University of Canterbury :
subject-specific blogs with roundups of news stories from the mass media, news from the library, and information about new databases or other resources.

The National Library has recently launched two blogs: LibraryTechNZ, which looks at the intersection of libraries and technology, and Create Readers, which shares ideas about how to keep children reading.

The National Library, is also using MySpace to promote its legal deposit programme. Check out the MySpace page Be Heard
Forever
which has received some positive feedback and has gained around 250 friends in a short time.

Brenda Chawner, a lecturer at Victoria University of Wellington, maintains a blog as part of the MLIS paper INFO 541: Electronic Publishing. Topics include wikis, print vs online publishing, and social networking tools.

A list of other New Zealand library weblogs can be found on the LIANZA (Library and Information Association of New Zealand/Aotearoa) wiki, at http://wiki.lianza.org.nz/index.php/Resources/NewZealandLibraryBloggers.

Several New Zealand librarians have personal weblogs, including myself – Simon Chamberlain. I’m a reference librarian at Victoria University of Wellington. As far as I know, I’m the longest-writing New Zealand librarian blogger. I blog about a range of topics; many of my posts are summaries of what others have posted, but I try to publicise what is happening in New Zealand, because no-one else is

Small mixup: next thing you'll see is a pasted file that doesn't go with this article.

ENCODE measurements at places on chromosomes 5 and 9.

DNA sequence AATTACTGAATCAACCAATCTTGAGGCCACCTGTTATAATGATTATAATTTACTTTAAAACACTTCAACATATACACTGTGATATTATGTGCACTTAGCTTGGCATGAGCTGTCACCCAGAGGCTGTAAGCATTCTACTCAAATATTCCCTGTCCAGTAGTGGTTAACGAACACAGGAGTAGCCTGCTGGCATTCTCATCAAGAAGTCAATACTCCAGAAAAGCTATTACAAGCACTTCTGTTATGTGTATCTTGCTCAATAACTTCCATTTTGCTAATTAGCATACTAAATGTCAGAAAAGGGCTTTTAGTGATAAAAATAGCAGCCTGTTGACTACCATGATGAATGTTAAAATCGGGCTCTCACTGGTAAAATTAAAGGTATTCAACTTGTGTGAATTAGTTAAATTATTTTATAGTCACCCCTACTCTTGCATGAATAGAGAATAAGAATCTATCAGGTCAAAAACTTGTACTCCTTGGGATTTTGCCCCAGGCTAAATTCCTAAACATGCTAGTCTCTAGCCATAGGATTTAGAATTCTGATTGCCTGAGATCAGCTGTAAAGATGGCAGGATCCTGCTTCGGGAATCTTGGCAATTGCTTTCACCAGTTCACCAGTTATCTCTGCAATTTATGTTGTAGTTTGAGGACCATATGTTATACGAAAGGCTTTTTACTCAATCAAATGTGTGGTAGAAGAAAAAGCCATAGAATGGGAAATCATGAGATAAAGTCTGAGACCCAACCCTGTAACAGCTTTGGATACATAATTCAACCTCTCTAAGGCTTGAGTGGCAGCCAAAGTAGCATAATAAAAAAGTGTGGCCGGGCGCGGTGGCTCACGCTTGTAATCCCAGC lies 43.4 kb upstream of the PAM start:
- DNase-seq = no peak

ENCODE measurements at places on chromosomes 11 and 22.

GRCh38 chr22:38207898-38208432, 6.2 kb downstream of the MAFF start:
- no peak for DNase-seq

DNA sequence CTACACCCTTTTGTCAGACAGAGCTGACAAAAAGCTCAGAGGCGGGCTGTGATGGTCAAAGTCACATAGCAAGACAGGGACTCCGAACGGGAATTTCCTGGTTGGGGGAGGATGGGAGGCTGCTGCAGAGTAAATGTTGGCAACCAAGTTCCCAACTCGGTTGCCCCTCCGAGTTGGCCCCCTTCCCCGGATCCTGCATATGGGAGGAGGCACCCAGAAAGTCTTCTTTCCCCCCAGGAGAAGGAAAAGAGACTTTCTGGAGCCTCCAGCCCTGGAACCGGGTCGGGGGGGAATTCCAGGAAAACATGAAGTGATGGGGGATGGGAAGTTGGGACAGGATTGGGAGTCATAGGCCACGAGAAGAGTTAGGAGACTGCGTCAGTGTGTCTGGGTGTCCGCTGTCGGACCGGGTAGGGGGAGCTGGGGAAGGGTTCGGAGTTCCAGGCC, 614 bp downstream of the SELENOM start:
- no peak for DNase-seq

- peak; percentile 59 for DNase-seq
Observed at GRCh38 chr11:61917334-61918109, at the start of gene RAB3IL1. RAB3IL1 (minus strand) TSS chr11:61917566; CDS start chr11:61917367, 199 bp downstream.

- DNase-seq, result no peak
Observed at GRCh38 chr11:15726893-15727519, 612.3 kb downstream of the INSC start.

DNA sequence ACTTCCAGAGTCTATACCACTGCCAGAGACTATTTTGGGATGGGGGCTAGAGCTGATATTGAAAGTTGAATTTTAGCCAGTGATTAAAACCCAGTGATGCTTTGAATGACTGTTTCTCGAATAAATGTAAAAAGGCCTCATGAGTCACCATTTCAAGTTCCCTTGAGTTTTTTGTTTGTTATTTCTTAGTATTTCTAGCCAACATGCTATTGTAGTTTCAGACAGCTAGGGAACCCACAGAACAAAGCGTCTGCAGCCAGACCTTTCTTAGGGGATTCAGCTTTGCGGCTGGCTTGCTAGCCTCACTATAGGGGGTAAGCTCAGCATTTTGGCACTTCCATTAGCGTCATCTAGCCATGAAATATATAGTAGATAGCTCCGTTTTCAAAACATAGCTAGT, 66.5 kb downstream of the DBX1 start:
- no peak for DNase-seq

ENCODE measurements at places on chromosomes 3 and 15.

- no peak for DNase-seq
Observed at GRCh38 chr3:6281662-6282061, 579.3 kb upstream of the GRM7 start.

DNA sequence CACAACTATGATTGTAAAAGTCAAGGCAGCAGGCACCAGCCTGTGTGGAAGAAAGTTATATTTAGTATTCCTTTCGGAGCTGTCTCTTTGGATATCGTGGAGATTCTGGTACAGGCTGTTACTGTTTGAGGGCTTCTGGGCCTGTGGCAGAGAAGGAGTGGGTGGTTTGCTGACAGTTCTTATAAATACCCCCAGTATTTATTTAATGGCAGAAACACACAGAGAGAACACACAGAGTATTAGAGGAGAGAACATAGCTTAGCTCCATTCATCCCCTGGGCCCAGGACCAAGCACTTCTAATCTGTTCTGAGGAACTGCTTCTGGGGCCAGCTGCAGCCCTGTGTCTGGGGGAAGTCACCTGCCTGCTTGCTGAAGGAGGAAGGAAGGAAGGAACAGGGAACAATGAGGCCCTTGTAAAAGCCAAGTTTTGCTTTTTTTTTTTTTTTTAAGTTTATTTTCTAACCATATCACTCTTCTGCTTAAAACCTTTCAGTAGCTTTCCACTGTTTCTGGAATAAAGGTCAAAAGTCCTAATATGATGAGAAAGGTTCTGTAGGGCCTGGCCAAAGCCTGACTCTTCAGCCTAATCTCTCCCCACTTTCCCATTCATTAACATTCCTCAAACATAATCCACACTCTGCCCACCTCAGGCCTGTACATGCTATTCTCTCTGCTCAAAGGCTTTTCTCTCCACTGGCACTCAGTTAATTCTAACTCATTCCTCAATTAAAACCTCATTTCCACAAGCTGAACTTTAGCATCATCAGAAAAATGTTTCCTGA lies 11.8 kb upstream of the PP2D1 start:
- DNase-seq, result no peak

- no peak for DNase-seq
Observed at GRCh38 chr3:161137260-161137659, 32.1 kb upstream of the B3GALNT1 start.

blogging about it.

A more recent New Zealand library blog is Timothy Greig’s blog which focuses mainly on the technological side of librarianship. Greig is especially interested in gaming in libraries, and in tools such as Second Life. He is completing his Masters in Library and Information Studies, and has recently taken a position at the Architecture Library at Victoria University of Wellington.

Alt+tab+lib is “the blog of a wannabe systems librarian”. The anonymous author completed his or her MLIS in 2006, and works in a special library somewhere in New Zealand. ” *alt+tab+lib* is a site where I can explore my developing interest in being able to ‘do’ web programming, share my experiences in trying to learn PHP, SQL, and API’s, and attempt to address issues of interest to systems and web librarians in a
practical sense”.

Both the last two mentioned blogs seem more focused on particular topics within librarianship than on New Zealand issues as such.

Finally, a mention of New Zealand’s most well-known library blog – the now-discontinued Bizgirl written by Natalie, a librarian at Wellington City Libraries. The blog focused more on personal issues than on professional ones, and attracted a large readership with its smartly written and humourous posts. Bizgirl even won Best Personal Blog at the 2004 Netguide Web Awards. There was only one problem. Bizgirl wasn’t real. The blog was a work of fiction, created by James Guthrie, a real-life librarian and creator of the New Zealand music website Noizyland. The blog has been dormant for the past two years, with no signs of it being revived.